GPs can claim longer MBS consults for PCEHR
General practitioners will be able to claim for longer consultations under the Medical Benefits Scheme if they spend time creating or adding to shared health summaries in patients' PCEHRs.
Federal health minister Tanya Plibersek announced today that MBS consultation items will be available to GPs as part of providing continuity of care to a patient and “if they are creating or adding to a shared health summary on an eHealth record which involves taking a patient’s medical history as part of a consultation”.
“The Level B, $35.60 benefit will be available for consultations that involve taking a medical history for less than 20 minutes,” Ms Plibersek said.
“The Level C, $69 benefit will be available for consultations that involve taking a detailed medical history for more than 20 minutes.
“And the Level D, $101.55 benefit will be available for consultations that involve taking a more extensive medical history for more than 40 minutes.”
The Australian Medical Association queried the announcement, saying it was not clear whether Medicare rebates will be available for a new clinical service.
“The government has acknowledged that preparing shared health summaries with patients will require considerable extra work for GPs, but there is no clarity that the longer consultation items will apply to cover this extra work,” AMA president Steve Hambleton said.
“For example, if preparing a shared health summary as part of a standard 20 minute (Level B) consultation stretches it out to 30 minutes, will the longer Level C item apply? Similarly, if the more complex Level C consultation stretches out to more than 40 minutes, will the Level D item apply?”
Mike Civil, the eHealth spokesman for the Royal Australian College of General Practitioners, said his understanding was that if a normal B consultation took extra time, then GPs could claim for a C consultation.
“Any time that you spend purely doing management of the PCEHR, whether you are uploading a patient summary or working with the patient on the PCEHR, then that time component can be recognised for compensation,” Dr Civil said.
“If you have say a patient with a back problem, you would have a normal B consultation dealing with the back problem, but then I notice that the patient has indicated they would like to get their PCEHR updated, then I can go through their medical history with them and there is extra time, then that extra 10 minutes or 12 minutes will take me into the next level of C consultation.
“It will mean that unrecognised work is now recognised.”
Dr Civil said there was not going to be any new item numbers and he hadn't expected there to be.
“It is purely a recognition that it will take more time for a GP to be involved in this and they should be recognised. It is a good step.”
Concerns have been raised that Medicare might start asking more questions of GPs who make more C and D consultation claims, but Ms Plibersek said she could confirm that the use of the longer consultation items “will be seen as appropriate by the Medicare Australia Practitioner Review Process and the Professional Services Review in circumstances where there is clear evidence of patient complexity and there is documentation of a substantial patient history.”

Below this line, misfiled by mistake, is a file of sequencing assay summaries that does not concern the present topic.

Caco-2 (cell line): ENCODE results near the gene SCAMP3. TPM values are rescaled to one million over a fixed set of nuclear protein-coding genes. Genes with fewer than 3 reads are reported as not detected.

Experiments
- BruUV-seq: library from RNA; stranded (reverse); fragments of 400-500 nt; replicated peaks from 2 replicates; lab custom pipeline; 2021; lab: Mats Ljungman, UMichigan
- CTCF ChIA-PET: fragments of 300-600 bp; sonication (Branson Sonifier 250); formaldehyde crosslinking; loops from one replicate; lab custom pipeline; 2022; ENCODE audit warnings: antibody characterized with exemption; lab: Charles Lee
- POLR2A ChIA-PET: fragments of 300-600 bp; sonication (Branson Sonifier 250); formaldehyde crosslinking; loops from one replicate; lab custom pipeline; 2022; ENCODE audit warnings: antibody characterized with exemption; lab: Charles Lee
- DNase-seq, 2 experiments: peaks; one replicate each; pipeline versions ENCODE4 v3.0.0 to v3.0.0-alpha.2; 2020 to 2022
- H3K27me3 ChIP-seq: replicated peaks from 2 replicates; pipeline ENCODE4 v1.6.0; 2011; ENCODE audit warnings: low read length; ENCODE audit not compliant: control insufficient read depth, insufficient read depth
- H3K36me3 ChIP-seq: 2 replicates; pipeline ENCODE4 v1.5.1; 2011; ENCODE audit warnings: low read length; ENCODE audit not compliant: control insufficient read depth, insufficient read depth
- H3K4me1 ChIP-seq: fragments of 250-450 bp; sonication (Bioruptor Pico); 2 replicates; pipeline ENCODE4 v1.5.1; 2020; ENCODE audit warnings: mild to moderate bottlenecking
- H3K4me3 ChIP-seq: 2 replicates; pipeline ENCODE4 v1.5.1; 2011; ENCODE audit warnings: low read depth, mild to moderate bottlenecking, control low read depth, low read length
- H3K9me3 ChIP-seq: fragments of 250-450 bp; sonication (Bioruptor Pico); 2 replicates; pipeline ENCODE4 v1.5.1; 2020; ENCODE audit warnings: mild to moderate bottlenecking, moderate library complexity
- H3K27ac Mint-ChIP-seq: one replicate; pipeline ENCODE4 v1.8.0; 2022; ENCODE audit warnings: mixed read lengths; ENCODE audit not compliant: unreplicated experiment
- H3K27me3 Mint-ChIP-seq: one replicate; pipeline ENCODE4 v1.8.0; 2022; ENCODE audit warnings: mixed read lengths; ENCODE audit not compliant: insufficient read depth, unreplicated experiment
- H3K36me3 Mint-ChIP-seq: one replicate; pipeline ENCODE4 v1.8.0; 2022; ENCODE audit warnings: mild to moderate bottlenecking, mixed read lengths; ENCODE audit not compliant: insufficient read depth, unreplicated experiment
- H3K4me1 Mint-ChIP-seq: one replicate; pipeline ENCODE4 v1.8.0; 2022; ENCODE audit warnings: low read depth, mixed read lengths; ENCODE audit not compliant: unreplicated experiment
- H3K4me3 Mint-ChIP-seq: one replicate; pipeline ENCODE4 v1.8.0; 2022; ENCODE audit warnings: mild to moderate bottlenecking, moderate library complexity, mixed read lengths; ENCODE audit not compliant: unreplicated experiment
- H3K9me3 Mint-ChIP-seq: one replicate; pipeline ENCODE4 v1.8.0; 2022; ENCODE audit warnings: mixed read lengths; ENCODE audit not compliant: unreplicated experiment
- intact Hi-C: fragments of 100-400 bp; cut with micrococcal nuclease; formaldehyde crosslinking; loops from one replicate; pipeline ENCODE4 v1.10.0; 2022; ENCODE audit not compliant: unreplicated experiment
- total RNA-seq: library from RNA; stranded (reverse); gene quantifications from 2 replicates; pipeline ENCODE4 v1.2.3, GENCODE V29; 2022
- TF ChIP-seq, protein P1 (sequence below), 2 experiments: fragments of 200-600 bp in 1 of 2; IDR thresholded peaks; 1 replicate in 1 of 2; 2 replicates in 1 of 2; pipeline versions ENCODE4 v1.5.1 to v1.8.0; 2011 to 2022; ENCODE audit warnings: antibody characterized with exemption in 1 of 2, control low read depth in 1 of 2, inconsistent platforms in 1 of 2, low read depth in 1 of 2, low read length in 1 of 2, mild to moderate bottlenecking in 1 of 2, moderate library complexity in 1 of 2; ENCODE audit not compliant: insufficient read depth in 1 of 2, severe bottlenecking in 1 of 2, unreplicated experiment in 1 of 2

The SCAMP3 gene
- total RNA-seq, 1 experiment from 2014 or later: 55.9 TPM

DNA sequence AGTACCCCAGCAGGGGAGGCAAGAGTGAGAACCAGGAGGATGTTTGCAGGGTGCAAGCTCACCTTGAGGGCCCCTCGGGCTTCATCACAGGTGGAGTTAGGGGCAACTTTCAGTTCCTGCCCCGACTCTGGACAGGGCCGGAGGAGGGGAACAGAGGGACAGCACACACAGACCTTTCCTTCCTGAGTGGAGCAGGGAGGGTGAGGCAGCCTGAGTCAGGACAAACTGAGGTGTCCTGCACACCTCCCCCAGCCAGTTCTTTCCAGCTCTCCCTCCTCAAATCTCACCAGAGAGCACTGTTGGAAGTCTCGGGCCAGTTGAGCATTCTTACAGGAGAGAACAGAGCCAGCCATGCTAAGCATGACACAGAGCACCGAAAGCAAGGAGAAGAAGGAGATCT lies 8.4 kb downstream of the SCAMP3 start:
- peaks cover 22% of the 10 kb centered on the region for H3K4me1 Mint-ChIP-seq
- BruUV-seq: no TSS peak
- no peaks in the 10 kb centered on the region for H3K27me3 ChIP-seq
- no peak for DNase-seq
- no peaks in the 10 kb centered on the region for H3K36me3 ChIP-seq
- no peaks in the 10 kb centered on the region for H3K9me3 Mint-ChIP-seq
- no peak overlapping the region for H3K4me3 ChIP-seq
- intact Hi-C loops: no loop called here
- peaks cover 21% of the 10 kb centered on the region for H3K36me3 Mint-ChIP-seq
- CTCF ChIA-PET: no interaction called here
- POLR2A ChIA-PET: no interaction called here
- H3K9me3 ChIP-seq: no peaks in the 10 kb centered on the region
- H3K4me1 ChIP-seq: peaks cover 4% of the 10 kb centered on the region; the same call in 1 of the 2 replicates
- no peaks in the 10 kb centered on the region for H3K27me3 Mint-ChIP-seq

Dr Civil said that GPs might be asked by Medicare why they are putting through more Cs and Ds “but I got the impression that they are not going to worry because it will take a reasonable amount of time to update their record”.
“Of course, it still doesn't take away from the fact that you have to find that extra time, but now we will at least get remunerated for it,” he said.
RACGP president Claire Jackson welcomed the government’s announcement, saying she thanked Ms Plibersek for “listening to the profession on this critical issue”.
“While some of the details still need to be further discussed, I am delighted that MBS consultation items will be available to GPs if they are adding a shared health summary to the patient's PCEHR, which involves taking a patient’s medical history as part of a consultation,” Professor Jackson said.
“Together with United General Practice Australia, the college has pushed hard to ensure individual general practices and GPs are properly funded and supported by the government to assist in the smooth implementation of the PCEHR.”
The Australian General Practice Network (AGPN) also welcomed the announcement, saying the financial support was an important step in the right direction for the uptake of the PCEHR.
AGPN chair Emil Djakic said the announcement was recognition of the work that is involved in creating the PCEHR.
"The three MBS items provided that cover the extra time it can take to record a patient's medical history of up to 20min, more than 20min or for more than 40min, provides a realistic incentive framework in which GPs can operate," Dr Djakic said.
"At a macro level though, AGPN is still urging the federal government to realise the need for two other elements that will be critical in changing business processes required to have general practices successfully adopt the PCEHR.”
He repeated the AGPN's call for an eHealth practice incentive payment (PIP) to support the establishment of the necessary PCEHR infrastructure and the adequate resourcing of Medicare Locals to support general practices to build up the foundations and infrastructure needed to get the PCEHR up and running.
Posted in Australian eHealth